Summary: As seamstresses, the young sisters Emília and Luzia dos Santos know how to cut, mend, and conceal—useful skills in the lawless backcountry of Brazil, where ruthless land barons feud with bands of outlaw cangaceiros, trapping innocent residents in the crossfire. Emília, a naive romantic, dreams of falling in love with a gentleman and escaping to a big city. Quick-tempered Luzia also longs for escape, finding it in her craft and secret prayers to the saints she believes once saved her life. But when Luzia is abducted by cangaceiros led by the infamous Hawk and Emília stumbles into a marriage with the son of a wealthy and politically powerful doctor, the sisters' quiet lives diverge in ways they never would have imagined. -- Harper
As you probably know if you are a regular reader of this blog, I love historical fiction. It's probably because I like to learn something when I read (although I'm not a huge non-fiction fan.) However, I know that I also really appreciate how an author incorporates factual information into fictional characters' lives. The latest historical fiction book that I can't rave enough about is THE SEAMSTRESS by Frances de Pontes Peebles.
I admit that I usually shy away from books this long (it's over 650 pages), but after I read the description, I knew I had to read it -- it sounded so good to me. It did take me a few days to read THE SEAMSTRESS, but it was so worth it! After I finished the book, I called both my dad and my sister and told them they just had to read it. And if my word isn't enough to convince you, THE SEAMSTRESS has already been awarded the Winner of the Friends of American Writers Award for Fiction and Elle Magazine's Grand Prix 2008 for Fiction.
THE SEAMSTRESS is one of my favorite reads of the year. It did start out a little slow for me, but I don't know if that's because I just couldn't focus on it without distractions. I will say this (don't think I'm awful) that I did find myself hiding out in my bedroom so I could read this book in peace! I didn't want to miss a thing about this amazing story and its amazing characters. Since the book was about Brazil in the 1920 and 1930s, a place and time in history that I knew absolutely nothing about, I was fascinated by so much of it. I enjoyed learning about the political environment in Brazil at that time as well as the changing role of women, yet I also found the entire lifestyle of the cangaceiros to be incredible. What I think I appreciated the most though, was how the author managed to juxtapose the two sisters' lives (one was unhappily married to an influential family while the other was living as an outlaw in the wild) while also showing their similarities.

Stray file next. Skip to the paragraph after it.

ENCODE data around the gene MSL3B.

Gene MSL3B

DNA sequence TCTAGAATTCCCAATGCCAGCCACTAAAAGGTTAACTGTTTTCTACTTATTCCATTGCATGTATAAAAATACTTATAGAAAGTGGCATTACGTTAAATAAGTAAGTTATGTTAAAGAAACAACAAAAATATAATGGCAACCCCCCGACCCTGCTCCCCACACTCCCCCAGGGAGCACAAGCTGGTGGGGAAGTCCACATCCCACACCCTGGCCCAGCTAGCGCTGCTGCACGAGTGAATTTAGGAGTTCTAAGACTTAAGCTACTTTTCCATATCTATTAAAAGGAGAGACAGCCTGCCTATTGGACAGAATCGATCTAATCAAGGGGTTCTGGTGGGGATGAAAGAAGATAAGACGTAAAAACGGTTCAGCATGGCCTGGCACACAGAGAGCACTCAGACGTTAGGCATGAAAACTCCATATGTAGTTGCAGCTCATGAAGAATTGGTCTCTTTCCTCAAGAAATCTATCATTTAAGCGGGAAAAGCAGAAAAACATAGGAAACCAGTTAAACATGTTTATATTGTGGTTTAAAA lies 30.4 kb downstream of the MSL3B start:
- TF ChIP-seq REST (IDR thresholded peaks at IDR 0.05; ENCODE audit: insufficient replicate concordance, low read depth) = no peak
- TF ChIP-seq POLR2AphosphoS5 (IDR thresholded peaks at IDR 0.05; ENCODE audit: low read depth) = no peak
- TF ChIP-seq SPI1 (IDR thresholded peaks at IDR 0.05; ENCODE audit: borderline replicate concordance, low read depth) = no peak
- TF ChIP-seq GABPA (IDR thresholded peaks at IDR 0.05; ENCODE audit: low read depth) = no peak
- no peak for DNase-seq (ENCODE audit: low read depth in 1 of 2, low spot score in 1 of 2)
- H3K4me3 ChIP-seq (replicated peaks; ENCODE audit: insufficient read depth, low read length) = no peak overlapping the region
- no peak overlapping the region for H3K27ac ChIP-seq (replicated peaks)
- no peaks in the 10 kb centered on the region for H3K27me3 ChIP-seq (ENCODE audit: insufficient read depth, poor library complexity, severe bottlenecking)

I don't think I can even begin to express what an amazing writer Ms. Peebles is. Her storytelling abilities are remarkable, and her prose is just beautiful too. She created two incredibly real and complicated characters that are just so memorable. I am just blown away by how she effortlessly she went back and forth between the sisters' lives while also linking certain events to both of them. It was incredibly well done! I also loved how she incorporated so much symbolism into this novel especially as it pertained to a seamstress' skills. If you'd like to learn more about Ms. Peebles, check out this wonderful interview where she explains some of the ideas behind her book. Harper Collins also has a fun page devoted to the author; and Ms. Peebles also has her own website and maintains a blog.
I think THE SEAMSTRESS would make for a wonderful book club book even though it's a little bit (well, a lot) longer than most of the books my group reads. Don't let the length discourage you from picking it though -- maybe you could read it over the course of two months. I know when I finished this novel, I immediately wanted to talk about it with someone; and I'm sure you will feel the same way. There is a reading guide available with some great questions. Some of the topics for discussion include: sisterhood, love and marriage, honor, redemption, Brazil's political environment, and lots of symbolism. It really is a very complex novel that has remained in my thoughts for days!
A few days ago, Ms. Peebles discussed her novel on BlogTalk Radio. You can listen to the show in its entirely here. I was fortunate enough to listen live, and hearing the author discuss her novel definitely enhanced my reading experience.
Thanks to Stephanie from Harper Collins for sending me a copy of this wonderful book.